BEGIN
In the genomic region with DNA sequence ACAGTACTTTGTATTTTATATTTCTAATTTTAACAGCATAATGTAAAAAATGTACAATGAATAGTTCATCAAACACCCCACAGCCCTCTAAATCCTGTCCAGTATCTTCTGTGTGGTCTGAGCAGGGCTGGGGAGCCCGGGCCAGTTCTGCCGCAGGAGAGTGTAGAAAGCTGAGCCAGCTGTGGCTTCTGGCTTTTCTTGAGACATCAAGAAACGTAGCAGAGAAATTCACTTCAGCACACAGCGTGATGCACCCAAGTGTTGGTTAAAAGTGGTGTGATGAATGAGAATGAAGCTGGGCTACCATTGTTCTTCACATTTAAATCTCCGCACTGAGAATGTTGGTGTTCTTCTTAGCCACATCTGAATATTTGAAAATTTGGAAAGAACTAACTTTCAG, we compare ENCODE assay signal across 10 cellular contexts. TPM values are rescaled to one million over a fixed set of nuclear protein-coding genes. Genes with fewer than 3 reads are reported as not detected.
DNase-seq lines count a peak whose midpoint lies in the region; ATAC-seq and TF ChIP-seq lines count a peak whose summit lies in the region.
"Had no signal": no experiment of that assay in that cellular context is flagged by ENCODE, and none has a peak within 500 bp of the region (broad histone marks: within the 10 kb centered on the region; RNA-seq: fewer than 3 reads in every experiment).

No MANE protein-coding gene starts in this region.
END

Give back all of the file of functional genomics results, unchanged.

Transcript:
In the genomic region with DNA sequence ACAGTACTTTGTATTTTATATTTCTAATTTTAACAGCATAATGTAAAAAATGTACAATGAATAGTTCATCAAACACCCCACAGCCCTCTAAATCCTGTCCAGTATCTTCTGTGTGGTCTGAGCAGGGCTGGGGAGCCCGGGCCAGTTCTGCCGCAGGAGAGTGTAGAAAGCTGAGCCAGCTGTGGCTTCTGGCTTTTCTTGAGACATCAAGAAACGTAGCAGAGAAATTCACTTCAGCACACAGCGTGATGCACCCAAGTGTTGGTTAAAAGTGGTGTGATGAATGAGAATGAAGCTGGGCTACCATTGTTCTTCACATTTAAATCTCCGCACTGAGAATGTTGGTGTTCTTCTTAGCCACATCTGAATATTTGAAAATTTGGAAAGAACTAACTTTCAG, we compare ENCODE assay signal across 10 cellular contexts. TPM values are rescaled to one million over a fixed set of nuclear protein-coding genes. Genes with fewer than 3 reads are reported as not detected.
DNase-seq lines count a peak whose midpoint lies in the region; ATAC-seq and TF ChIP-seq lines count a peak whose summit lies in the region.
"Had no signal": no experiment of that assay in that cellular context is flagged by ENCODE, and none has a peak within 500 bp of the region (broad histone marks: within the 10 kb centered on the region; RNA-seq: fewer than 3 reads in every experiment).

No MANE protein-coding gene starts in this region.